Then we call setTasks() with this new array in order to update our state.

Deleting a task

Deleting a task will follow a similar pattern to toggling its completed state: We need to define a function for updating our state, then pass that function into <Todo/> as a prop and call it when the right event happens.

The deleteTask callback prop

Here we'll start by writing a deleteTask() function in your App component. Like toggleTaskCompleted(), this function will take an id parameter, and we will log that id to the console to start with. Add the following below toggleTaskCompleted():

function deleteTask(id) {
  console.log(id)
}

Next, add another callback prop to our array of <Todo /> components:

const taskList = tasks.map(task => (
  <Todo
    id={task.id}
    name={task.name}
    completed={task.completed}
    key={task.id}
    toggleTaskCompleted={toggleTaskCompleted}
    deleteTask={deleteTask}
  />
));

In Todo.js, we want to call props.deleteTask() when the "Delete" button is pressed. deleteTask() needs to know the ID of the task that called it, so it can delete the correct task from the state

Update the "Delete" button inside Todo.js, like so:

<button
  type="button"
  className="btn btn__danger"
  onClick={() => props.deleteTask(props.id)}
>
  Delete <span className="visually-hidden">{props.name}</span>
</button>

Now when you click on any of the "Delete" buttons in the app, your browser console should log the ID of the related task.

Deleting tasks from state and UI

Now that we know deleteTask() is invoked correctly, we can call our setTasks() hook in deleteTask() to actually delete that task from the app’s state as well as visually in the app UI. Since setTasks() expects an array as an argument, we should provide it with a new array that copies the existing tasks, excluding the task whose ID matches the one passed into deleteTask().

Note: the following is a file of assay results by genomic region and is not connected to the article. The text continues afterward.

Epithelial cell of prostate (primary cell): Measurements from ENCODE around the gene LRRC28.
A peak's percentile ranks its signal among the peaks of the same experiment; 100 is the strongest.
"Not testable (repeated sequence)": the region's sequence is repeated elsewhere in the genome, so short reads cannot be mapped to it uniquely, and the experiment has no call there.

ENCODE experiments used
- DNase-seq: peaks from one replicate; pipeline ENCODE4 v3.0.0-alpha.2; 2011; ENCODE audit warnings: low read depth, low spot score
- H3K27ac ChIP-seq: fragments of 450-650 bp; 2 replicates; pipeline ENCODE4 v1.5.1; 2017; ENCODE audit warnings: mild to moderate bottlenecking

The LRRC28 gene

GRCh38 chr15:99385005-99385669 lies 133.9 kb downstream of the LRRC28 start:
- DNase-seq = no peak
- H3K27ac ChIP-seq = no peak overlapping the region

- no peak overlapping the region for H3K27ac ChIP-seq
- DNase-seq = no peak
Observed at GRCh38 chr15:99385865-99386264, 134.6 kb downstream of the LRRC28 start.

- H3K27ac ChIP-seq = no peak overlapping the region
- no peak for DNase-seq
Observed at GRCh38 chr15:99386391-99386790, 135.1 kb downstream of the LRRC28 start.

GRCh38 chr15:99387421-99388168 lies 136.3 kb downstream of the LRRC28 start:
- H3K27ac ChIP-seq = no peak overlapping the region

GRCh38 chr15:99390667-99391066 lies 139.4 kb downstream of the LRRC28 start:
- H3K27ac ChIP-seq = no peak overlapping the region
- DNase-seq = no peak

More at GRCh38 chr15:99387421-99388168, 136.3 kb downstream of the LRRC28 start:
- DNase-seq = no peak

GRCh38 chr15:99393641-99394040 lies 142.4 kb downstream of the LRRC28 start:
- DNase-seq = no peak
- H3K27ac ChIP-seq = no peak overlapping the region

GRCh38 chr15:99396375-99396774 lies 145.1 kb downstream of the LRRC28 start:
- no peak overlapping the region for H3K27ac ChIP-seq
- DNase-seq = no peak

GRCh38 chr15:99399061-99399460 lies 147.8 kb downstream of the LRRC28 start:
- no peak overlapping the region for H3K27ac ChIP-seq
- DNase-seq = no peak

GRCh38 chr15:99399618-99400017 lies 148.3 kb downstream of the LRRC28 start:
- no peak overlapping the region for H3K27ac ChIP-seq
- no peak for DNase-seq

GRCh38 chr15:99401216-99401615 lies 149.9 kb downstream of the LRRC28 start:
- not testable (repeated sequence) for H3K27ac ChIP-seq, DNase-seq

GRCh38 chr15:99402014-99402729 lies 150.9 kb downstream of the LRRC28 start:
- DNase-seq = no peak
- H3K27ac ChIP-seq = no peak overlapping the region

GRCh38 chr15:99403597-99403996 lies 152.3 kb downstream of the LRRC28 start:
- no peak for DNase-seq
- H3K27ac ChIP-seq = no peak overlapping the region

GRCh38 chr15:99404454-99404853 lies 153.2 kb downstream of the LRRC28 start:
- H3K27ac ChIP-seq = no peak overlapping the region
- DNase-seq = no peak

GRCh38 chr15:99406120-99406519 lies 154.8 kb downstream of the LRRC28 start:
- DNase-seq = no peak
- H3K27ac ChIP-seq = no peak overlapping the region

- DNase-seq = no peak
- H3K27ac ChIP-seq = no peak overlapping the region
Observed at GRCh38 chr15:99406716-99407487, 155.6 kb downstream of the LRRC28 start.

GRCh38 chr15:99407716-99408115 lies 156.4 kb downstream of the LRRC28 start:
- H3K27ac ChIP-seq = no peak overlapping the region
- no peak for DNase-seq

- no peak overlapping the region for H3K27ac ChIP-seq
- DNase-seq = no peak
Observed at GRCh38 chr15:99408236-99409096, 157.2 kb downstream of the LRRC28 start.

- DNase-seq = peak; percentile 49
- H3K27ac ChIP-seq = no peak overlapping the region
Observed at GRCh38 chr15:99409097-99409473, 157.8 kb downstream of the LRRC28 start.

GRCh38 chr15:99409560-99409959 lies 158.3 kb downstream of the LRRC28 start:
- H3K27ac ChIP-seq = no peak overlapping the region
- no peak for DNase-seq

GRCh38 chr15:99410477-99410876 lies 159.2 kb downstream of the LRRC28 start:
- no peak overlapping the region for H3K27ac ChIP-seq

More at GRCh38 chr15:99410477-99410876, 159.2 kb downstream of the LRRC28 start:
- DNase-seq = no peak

This is a perfect opportunity to use Array.prototype.filter(). We can test each task, and exclude a task from the new array if its id prop matches the id parameter passed into deleteTask().

Update the deleteTask() function inside your App.js file as follows:

function deleteTask(id) {
  const remainingTasks = tasks.filter(task => id !== task.id);
  setTasks(remainingTasks);
}

Try your app out again. Now you should be able to delete a task from your app!

Summary

That's enough for one article. Here we've given you the lowdown on how React deals with events and handles state, and implemented functionality to add tasks, delete tasks, and toggle tasks as completed. We are nearly there. In the next article we'll implement functionality to edit existing tasks and filter the list of tasks between all, completed, and incomplete tasks. We'll look at conditional UI rendering along the way.

In this module